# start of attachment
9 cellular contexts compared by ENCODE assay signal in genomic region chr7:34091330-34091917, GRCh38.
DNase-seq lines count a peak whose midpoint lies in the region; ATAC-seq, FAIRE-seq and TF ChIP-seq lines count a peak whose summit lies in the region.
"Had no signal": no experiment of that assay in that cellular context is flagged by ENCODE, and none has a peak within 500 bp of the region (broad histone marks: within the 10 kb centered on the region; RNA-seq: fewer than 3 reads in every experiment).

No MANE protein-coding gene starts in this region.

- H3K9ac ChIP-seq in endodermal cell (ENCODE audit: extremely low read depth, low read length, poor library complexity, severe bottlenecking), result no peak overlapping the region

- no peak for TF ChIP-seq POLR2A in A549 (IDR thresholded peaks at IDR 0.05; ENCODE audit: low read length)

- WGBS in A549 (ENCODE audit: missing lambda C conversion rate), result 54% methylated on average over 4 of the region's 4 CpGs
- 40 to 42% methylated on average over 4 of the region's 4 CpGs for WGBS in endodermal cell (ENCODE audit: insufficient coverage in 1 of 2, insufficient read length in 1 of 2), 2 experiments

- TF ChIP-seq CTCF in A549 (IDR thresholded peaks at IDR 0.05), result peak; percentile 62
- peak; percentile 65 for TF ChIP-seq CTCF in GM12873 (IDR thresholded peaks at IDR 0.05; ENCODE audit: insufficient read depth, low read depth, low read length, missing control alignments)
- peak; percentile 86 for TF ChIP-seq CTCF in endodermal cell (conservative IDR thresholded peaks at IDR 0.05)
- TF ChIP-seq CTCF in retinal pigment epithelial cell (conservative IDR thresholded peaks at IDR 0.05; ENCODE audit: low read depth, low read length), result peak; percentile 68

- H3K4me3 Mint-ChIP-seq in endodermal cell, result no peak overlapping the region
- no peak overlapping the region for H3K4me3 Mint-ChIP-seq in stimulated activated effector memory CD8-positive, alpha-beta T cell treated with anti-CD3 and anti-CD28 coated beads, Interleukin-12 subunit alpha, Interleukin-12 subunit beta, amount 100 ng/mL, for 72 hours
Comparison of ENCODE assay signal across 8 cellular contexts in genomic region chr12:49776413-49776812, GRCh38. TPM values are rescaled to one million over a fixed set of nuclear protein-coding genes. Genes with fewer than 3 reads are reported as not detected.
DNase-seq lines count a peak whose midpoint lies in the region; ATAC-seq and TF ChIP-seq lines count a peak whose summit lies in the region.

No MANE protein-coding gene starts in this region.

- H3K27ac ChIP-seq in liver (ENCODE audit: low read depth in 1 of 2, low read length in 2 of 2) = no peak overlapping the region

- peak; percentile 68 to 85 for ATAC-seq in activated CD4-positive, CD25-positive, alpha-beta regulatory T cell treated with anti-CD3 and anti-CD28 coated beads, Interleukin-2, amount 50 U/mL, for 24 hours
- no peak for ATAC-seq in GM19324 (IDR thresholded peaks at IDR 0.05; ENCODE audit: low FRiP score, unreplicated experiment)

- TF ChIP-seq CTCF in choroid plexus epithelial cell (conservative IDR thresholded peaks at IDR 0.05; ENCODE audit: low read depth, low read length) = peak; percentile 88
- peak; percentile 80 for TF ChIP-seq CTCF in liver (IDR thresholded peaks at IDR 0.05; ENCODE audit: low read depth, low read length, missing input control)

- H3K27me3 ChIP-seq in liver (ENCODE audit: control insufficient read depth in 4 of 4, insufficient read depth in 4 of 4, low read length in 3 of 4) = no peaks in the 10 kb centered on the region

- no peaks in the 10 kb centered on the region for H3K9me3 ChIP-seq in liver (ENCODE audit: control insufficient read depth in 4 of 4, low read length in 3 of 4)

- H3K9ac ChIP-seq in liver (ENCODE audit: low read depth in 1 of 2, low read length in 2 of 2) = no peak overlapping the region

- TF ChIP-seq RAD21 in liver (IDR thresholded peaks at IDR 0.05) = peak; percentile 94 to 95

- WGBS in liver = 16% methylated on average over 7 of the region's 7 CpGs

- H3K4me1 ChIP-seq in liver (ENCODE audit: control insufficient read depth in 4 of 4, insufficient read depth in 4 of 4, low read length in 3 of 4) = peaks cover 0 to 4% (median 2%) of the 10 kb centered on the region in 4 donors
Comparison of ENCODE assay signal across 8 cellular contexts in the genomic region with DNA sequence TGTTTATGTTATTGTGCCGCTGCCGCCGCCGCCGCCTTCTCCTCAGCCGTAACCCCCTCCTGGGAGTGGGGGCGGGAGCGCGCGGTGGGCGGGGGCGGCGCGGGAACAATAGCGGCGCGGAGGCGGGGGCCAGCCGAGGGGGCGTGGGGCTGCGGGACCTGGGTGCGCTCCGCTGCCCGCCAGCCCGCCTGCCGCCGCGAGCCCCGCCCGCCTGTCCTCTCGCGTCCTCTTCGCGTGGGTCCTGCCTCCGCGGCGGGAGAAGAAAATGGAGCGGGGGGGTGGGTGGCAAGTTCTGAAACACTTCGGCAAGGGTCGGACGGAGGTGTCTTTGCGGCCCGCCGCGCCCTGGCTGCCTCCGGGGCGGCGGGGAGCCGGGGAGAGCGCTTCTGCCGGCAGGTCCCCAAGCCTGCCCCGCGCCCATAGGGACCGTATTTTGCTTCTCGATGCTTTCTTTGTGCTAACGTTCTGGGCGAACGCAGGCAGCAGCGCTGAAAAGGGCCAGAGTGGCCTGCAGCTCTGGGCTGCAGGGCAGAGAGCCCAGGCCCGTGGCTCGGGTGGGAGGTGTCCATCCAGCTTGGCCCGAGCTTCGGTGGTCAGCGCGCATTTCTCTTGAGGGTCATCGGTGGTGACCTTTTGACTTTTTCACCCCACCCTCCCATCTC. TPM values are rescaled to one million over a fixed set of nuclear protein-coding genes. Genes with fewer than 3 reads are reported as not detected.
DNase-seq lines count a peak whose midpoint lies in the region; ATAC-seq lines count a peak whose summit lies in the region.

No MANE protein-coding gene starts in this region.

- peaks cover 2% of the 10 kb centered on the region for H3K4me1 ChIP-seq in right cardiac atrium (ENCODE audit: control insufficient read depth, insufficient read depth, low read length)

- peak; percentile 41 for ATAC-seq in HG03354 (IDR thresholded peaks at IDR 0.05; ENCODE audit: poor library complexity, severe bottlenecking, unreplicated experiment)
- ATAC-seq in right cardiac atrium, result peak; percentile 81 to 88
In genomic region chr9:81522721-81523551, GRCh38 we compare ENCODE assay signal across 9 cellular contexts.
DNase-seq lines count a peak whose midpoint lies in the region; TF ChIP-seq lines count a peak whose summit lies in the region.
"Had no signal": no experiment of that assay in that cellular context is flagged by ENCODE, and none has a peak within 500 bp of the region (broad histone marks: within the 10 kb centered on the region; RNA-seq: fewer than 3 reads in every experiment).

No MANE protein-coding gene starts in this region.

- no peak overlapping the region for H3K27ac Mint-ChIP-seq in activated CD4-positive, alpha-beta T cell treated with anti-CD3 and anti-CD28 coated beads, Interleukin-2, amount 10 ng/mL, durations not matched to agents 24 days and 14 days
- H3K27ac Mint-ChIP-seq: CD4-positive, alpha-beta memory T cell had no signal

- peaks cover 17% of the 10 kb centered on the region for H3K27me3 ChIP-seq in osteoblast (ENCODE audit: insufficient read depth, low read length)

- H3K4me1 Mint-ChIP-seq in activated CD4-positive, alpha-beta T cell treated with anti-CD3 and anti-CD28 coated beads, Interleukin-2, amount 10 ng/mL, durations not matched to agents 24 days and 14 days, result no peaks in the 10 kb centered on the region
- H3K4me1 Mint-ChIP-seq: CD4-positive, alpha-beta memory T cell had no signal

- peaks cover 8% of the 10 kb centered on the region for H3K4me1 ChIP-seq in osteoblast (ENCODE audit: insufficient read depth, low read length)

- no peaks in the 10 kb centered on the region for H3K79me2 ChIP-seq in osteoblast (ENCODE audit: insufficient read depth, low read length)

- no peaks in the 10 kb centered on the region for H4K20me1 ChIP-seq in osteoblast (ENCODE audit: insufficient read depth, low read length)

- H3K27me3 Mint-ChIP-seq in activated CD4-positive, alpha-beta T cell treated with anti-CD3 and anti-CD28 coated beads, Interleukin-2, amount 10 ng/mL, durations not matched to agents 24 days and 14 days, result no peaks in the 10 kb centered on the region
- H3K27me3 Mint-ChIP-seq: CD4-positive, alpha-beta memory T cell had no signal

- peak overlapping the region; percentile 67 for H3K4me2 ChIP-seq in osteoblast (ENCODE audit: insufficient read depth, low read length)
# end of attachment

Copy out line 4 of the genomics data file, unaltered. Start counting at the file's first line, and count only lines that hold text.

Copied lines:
No MANE protein-coding gene starts in this region.